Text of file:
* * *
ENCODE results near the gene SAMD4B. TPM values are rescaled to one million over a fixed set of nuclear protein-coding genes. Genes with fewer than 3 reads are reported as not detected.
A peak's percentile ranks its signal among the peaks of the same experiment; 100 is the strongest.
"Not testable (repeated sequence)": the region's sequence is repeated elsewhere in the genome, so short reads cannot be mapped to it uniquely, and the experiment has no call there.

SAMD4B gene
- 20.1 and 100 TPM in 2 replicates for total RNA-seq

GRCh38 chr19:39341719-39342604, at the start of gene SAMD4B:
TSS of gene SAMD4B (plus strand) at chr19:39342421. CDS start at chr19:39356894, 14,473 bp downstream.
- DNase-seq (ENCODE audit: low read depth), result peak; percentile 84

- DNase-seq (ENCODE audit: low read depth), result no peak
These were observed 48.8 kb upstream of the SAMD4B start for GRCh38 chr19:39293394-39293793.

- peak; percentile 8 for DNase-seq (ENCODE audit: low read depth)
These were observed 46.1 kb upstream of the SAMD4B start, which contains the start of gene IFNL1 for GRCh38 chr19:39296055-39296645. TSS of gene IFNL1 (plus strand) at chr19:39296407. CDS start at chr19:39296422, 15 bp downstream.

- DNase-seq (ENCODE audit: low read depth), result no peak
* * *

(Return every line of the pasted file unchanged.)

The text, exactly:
ENCODE results near the gene SAMD4B. TPM values are rescaled to one million over a fixed set of nuclear protein-coding genes. Genes with fewer than 3 reads are reported as not detected.
A peak's percentile ranks its signal among the peaks of the same experiment; 100 is the strongest.
"Not testable (repeated sequence)": the region's sequence is repeated elsewhere in the genome, so short reads cannot be mapped to it uniquely, and the experiment has no call there.

SAMD4B gene
- 20.1 and 100 TPM in 2 replicates for total RNA-seq

GRCh38 chr19:39341719-39342604, at the start of gene SAMD4B:
TSS of gene SAMD4B (plus strand) at chr19:39342421. CDS start at chr19:39356894, 14,473 bp downstream.
- DNase-seq (ENCODE audit: low read depth), result peak; percentile 84

- DNase-seq (ENCODE audit: low read depth), result no peak
These were observed 48.8 kb upstream of the SAMD4B start for GRCh38 chr19:39293394-39293793.

- peak; percentile 8 for DNase-seq (ENCODE audit: low read depth)
These were observed 46.1 kb upstream of the SAMD4B start, which contains the start of gene IFNL1 for GRCh38 chr19:39296055-39296645. TSS of gene IFNL1 (plus strand) at chr19:39296407. CDS start at chr19:39296422, 15 bp downstream.

- DNase-seq (ENCODE audit: low read depth), result no peak